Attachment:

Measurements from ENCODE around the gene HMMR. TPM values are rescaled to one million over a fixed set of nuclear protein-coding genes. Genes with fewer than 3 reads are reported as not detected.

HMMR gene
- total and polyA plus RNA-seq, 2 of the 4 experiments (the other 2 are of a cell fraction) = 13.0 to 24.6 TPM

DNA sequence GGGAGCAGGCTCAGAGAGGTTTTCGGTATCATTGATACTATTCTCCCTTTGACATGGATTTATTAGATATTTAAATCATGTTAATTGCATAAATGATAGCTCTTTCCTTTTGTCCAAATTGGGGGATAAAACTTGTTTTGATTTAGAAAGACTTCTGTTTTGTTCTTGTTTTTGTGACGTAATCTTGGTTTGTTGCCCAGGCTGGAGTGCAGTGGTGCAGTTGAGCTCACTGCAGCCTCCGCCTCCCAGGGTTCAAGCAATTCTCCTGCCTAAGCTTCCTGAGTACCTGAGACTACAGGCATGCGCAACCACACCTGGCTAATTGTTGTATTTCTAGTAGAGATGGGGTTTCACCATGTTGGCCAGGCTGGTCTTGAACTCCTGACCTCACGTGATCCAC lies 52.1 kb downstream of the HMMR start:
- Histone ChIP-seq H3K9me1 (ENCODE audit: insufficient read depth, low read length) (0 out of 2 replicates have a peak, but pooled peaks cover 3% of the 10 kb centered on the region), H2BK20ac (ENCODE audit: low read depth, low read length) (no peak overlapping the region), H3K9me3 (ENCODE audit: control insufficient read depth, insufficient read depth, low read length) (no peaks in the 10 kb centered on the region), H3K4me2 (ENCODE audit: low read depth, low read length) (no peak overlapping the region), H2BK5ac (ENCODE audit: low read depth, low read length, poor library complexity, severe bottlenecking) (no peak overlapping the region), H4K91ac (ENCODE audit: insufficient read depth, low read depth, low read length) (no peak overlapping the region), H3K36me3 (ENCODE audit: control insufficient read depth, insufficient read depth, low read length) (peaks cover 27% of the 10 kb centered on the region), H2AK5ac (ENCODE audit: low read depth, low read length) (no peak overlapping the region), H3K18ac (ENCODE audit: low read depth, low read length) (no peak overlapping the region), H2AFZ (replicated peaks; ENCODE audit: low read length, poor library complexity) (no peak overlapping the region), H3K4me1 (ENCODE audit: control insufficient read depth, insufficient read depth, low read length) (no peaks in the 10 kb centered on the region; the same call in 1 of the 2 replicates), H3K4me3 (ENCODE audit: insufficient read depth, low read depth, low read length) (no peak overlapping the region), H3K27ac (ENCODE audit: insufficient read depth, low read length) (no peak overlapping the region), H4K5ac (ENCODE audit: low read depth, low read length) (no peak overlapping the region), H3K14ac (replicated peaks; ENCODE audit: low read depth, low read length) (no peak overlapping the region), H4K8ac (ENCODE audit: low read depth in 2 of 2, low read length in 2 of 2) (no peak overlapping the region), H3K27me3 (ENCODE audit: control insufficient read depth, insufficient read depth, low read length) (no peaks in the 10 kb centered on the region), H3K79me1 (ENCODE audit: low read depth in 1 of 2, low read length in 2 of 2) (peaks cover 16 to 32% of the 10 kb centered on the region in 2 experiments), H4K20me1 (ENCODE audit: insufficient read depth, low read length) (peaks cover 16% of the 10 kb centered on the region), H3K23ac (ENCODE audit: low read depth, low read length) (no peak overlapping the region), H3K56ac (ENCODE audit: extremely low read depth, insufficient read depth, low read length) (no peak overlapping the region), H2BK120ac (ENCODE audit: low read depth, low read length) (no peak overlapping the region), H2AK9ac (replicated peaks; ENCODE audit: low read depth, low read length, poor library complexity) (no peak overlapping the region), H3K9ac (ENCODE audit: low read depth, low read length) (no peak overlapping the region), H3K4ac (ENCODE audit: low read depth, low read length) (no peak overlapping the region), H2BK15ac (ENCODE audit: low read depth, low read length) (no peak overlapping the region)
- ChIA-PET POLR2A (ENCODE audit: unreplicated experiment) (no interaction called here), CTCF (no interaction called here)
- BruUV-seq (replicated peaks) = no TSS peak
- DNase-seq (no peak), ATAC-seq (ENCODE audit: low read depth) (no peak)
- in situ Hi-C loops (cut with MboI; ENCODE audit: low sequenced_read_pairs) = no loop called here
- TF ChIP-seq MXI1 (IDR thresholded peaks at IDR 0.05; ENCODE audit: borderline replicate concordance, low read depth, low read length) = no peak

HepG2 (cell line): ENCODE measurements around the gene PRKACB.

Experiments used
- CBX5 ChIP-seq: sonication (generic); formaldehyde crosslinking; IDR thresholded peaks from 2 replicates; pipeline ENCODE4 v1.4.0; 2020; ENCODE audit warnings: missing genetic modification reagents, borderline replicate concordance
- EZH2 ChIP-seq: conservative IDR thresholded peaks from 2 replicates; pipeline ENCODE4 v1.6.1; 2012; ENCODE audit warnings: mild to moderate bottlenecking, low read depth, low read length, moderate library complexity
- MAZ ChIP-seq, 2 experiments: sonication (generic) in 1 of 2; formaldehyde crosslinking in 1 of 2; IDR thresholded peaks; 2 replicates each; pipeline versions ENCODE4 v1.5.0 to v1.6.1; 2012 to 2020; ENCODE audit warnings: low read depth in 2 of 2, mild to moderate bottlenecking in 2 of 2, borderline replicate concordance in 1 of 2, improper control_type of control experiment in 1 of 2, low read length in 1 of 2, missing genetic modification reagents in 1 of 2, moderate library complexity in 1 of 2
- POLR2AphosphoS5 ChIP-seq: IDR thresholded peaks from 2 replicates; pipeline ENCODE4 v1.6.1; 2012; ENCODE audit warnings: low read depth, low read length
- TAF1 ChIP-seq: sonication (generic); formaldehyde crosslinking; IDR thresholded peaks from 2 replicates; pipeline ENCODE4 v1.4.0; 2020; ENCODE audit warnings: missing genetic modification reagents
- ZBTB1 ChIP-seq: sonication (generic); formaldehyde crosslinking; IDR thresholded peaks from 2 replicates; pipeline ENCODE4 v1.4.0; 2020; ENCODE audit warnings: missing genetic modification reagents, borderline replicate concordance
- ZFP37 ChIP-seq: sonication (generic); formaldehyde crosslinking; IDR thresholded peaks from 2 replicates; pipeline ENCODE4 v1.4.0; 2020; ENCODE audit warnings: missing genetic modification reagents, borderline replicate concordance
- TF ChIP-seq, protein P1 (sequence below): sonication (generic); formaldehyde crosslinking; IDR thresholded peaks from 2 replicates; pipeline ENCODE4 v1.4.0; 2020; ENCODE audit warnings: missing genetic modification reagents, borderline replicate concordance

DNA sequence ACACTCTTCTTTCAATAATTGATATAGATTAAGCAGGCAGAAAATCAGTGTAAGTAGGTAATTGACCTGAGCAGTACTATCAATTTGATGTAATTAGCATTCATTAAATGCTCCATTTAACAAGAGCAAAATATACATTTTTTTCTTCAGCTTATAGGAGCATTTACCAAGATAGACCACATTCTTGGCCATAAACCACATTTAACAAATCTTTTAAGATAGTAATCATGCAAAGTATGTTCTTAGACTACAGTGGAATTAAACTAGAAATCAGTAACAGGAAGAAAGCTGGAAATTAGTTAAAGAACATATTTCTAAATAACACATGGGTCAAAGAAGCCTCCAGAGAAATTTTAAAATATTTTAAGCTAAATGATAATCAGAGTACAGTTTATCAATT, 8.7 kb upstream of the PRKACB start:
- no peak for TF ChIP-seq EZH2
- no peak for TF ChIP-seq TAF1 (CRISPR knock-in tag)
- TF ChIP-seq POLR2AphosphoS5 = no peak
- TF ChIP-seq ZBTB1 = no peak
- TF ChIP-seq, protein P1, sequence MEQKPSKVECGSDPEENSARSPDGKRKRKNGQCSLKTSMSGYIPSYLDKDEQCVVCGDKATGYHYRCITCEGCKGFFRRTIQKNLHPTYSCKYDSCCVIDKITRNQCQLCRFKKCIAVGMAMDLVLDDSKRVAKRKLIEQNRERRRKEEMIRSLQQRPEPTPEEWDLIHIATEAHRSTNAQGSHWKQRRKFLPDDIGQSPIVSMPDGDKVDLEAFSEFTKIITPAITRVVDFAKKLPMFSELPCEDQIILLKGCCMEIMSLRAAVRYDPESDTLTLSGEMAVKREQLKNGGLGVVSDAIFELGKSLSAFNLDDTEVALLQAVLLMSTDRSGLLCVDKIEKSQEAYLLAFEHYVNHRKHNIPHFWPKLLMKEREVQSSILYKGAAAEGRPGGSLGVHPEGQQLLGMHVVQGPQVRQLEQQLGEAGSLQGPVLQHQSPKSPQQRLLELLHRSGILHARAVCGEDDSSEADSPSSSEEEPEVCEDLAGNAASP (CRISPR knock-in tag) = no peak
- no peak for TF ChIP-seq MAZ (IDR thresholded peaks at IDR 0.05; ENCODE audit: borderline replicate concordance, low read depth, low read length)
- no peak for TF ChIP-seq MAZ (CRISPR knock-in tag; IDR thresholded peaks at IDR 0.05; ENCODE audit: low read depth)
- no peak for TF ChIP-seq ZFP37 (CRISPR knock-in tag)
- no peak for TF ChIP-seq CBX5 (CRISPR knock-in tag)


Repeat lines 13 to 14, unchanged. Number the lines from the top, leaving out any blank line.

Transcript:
- CBX5 ChIP-seq: sonication (generic); formaldehyde crosslinking; IDR thresholded peaks from 2 replicates; pipeline ENCODE4 v1.4.0; 2020; ENCODE audit warnings: missing genetic modification reagents, borderline replicate concordance
- EZH2 ChIP-seq: conservative IDR thresholded peaks from 2 replicates; pipeline ENCODE4 v1.6.1; 2012; ENCODE audit warnings: mild to moderate bottlenecking, low read depth, low read length, moderate library complexity